The fallout from Seth Greenberg's termination has radiated from the local media in and around Blacksburg to national personalities across the country. Everyone has an opinion on why he was fired, and whether or not it was fair. Jim Weaver's timing, delivery, and logic certainly didn't provide for a clean cut, but breakups are usually messy. How the Colts, Irsay, and Manning parted ways isn't the norm, it's the exception.
During his tenure at Virginia Tech Seth Greenberg forged many different relationships. The most public were those with the students he talked to at D2, and fans that packed the Cassell. Seth endeared himself to them. He was smart enough to know he needed their buy-in to create a big time college basketball atmosphere in Blacksburg —which had been non-existent up until his arrival— to attract recruits, and ultimately win games. He excelled at that. It's not surprising then, that those dedicated fans who not only witnessed those exciting moments, but felt like they helped create them, are upset he's gone.
The national media, especially those at ESPN, have his back too. Though, their arguments are weak. Prime among the bunch is: we should be happy to be marginally better than average at hoops because we're a "football school". They also skirt right by the lack of tournament appearances, one of the few stats that matter to Tech fans. Based on his resume, the national media wouldn't of blinked twice at his firing if Tech was a "basketball school" trying to compete for more than moral victories.
Again, I'm not stunned. Seth prioritized the Four-Letter as much as anything. And don't get me wrong, having GameDay in Blacksburg for a win over Duke was a coup orchestrated by Seth. However, his stint as an ESPN analyst might have been at least partially self serving. Local columnist Bob Molinaro details a series of run-ins that lead him to conclude that Greenberg is now free to chase his "dream job" at ESPN. In fact, they are interested in him coming to work. Seth is also friendly with John Feinstein who wrote about the former HeadHokie, "It might well be that Virginia Tech already had Frank Beamer in sneakers on the payroll." Jim Rome, who's had Seth as a guest on his show, went to bat for him too.
(If I've learned one thing from this, it's having a lot of friends with loud mouths and large audiences is a good thing.)
With all the public support, where did things sour then?
Few of us were privy to the behind the scene relationships Seth had with his players, assistant coaches and superiors. However, information that's normally kept behind closed doors is coming out into the open. Erick Green took up for his former coach.
"He was a great guy," Green said. "I think people thought we had conflicts. We had no conflicts at all. He was a great guy. It just [stinks] he has to go."
While Jeff Allen almost relished in Greenberg's dismissal.
Man I wish I was at tech 4 this news don't want to get my hopes up but if it's wat I this it is shuda happen a long time ago— Jeff Allen ♊ (@Cool_Jallen) April 23, 2012
Twitter brought to light the #chillin–#grindin saga.
"Chilling is out of the vocabulary. If I see 'chilling' on Twitter, they immediately get a message from me: 'Coach Greenberg doesn't chill. He just strictly grinds.' Chilling is a bad word. You can't have success and chill in the same sentence. If you're chilling, you're going backwards."
In one ear, and out the other, players hash tagged the shit out "chillin" throughout the entire season.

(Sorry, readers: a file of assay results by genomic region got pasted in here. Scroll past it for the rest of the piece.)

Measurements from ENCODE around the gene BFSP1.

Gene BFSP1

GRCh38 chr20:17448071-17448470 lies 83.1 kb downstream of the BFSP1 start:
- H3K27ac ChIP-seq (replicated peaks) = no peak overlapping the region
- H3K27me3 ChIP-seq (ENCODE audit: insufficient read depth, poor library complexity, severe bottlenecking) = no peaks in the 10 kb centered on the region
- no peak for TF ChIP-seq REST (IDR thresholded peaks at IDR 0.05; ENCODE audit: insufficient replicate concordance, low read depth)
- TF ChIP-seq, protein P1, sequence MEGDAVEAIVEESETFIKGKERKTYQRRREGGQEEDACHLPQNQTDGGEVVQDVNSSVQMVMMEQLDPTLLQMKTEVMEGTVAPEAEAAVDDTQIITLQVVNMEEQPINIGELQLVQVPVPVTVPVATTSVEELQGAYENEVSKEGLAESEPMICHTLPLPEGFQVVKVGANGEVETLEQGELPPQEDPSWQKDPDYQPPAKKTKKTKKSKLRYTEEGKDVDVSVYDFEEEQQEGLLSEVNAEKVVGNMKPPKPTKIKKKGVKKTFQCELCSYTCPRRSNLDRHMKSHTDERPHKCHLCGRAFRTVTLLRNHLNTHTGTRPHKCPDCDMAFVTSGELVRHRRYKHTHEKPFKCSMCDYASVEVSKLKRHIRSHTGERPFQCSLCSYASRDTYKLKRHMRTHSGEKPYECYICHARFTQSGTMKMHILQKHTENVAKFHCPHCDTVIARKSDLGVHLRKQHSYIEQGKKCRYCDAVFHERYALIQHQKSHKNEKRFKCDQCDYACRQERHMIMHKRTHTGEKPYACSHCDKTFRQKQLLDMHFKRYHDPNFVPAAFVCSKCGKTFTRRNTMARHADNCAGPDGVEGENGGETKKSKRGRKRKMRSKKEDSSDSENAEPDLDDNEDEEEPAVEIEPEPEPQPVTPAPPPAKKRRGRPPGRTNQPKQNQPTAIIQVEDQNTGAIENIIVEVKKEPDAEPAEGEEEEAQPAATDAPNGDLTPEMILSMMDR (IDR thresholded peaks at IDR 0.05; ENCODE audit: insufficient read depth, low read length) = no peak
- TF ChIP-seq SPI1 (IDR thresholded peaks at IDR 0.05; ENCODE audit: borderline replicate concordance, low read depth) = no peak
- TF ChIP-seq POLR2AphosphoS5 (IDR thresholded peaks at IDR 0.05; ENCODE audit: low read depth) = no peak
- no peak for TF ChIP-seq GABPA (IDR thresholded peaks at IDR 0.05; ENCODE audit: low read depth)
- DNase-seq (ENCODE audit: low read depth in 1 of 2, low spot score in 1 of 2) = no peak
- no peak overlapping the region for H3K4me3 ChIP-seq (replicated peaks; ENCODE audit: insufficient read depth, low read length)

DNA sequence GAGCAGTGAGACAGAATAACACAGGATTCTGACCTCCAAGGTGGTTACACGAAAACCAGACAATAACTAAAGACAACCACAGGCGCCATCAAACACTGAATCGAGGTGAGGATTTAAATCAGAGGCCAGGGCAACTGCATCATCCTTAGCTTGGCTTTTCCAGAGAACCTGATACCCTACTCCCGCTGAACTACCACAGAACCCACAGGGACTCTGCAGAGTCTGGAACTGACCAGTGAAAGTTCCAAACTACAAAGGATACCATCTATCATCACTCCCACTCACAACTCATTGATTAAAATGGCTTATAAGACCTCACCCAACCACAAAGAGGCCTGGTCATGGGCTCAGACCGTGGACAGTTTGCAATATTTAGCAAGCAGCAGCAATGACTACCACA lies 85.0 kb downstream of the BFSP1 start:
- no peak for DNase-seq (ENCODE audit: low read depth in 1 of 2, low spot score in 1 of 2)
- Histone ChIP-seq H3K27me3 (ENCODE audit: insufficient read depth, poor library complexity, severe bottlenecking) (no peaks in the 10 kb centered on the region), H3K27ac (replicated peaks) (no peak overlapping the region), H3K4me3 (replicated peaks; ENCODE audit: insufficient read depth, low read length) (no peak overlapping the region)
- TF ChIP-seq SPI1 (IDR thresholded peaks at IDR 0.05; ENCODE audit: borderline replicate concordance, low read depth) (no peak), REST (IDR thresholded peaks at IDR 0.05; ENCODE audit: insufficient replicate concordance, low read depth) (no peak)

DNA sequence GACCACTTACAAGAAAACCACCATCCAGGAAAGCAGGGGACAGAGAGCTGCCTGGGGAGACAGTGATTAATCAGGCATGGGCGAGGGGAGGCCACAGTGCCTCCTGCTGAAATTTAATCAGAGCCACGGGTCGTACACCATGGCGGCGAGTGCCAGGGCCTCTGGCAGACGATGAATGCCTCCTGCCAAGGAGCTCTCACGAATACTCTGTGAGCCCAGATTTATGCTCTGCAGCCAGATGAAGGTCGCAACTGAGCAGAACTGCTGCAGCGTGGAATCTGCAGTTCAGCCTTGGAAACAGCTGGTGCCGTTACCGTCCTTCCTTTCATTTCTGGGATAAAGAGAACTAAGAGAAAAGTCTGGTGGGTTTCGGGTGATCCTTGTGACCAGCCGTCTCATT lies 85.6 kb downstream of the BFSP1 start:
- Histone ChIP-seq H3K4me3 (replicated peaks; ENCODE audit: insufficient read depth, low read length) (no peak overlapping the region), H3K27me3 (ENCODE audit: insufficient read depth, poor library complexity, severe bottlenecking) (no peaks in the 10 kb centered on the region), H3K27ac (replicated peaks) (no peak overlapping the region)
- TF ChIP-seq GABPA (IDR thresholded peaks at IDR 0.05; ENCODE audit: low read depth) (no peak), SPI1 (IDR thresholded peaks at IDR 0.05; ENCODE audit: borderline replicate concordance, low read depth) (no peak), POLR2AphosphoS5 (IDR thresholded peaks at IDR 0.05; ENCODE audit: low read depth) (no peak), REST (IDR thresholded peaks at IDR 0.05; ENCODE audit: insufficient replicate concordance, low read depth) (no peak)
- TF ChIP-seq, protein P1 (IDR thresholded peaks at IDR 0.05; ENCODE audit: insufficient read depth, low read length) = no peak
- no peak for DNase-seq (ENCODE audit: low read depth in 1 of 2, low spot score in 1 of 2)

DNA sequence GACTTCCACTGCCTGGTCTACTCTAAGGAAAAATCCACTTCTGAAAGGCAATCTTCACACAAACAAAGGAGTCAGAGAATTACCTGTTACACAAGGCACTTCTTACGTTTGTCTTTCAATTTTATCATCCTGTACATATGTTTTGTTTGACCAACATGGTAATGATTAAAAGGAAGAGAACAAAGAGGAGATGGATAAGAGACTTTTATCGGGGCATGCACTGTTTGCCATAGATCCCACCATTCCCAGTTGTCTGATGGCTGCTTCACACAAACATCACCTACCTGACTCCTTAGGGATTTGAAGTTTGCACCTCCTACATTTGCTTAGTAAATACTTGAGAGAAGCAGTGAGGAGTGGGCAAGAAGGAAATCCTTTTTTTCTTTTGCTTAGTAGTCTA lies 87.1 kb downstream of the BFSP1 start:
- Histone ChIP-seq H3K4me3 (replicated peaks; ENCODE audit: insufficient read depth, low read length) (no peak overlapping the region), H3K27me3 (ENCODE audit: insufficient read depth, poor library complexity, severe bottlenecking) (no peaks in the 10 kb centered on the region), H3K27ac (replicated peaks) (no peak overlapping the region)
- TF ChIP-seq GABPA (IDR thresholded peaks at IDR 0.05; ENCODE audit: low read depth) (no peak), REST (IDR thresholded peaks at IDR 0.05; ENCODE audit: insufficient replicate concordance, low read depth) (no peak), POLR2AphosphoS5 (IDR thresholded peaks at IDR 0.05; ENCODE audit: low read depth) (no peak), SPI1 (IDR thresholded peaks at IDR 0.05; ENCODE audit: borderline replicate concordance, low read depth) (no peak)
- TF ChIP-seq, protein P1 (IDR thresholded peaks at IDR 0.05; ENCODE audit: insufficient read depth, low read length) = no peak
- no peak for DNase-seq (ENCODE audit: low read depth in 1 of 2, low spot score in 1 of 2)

The recent trend of staff turnover culminated this year with the exodus of all three assistants and director of basketball operations. Initially it was thought money (or lack thereof) was an issue, especially involving (beloved) assistant coach James Johnson who left for Clemson. But that wasn't the case. Weaver would've matched Clemson's salary offer, but that didn't sway Johnson who later said, "I think in this business, coaches have to do what they think is best for their careers." Then there's this.
"He had run-ins with everyone," a former Virginia Tech assistant said of Greenberg. "Eventually, everybody has their breaking point."
"He's a very, very good coach," the ex-assistant said of Greenberg. "There's more to it than that, and that's the reality. There's more to it than that."
The man who broke last was the one who had been in Seth's corner the longest. When things were rough during last season's 4-12 ACC campaign, Jim Weaver publicly supported Seth and brushed aside any notion that Greenberg was on the hot seat. Sometime last week Weaver did a 180, and decided to move in a different direction. At the press conference he said, "It had nothing to do with losing, it had nothing to do with NCAA appearances, it had something to do with people leaving and it had something to do with me wanting to change the direction and leadership of the program." Weaver emphasized the basketball program lacked the "family environment" found around the rest of the athletic department. Here's more from David Teel.
But after nine seasons, the second-longest tenure in program history, Greenberg had chafed too many within the athletic department, including Weaver and several assistant coaches who resigned. They considered him abrasive and arrogant, the antithesis of the "family atmosphere" Weaver wants his coaches to foster.
There are three sides to every story: yours, theirs and the truth. None of us will never know what really happened here. Ultimately I think Seth was fired because he didn't win enough games, and because he rubbed too many people, including his boss, the wrong way. Was it fair? No (when Seth was notified), yes (the actual decision), but does it really matter now?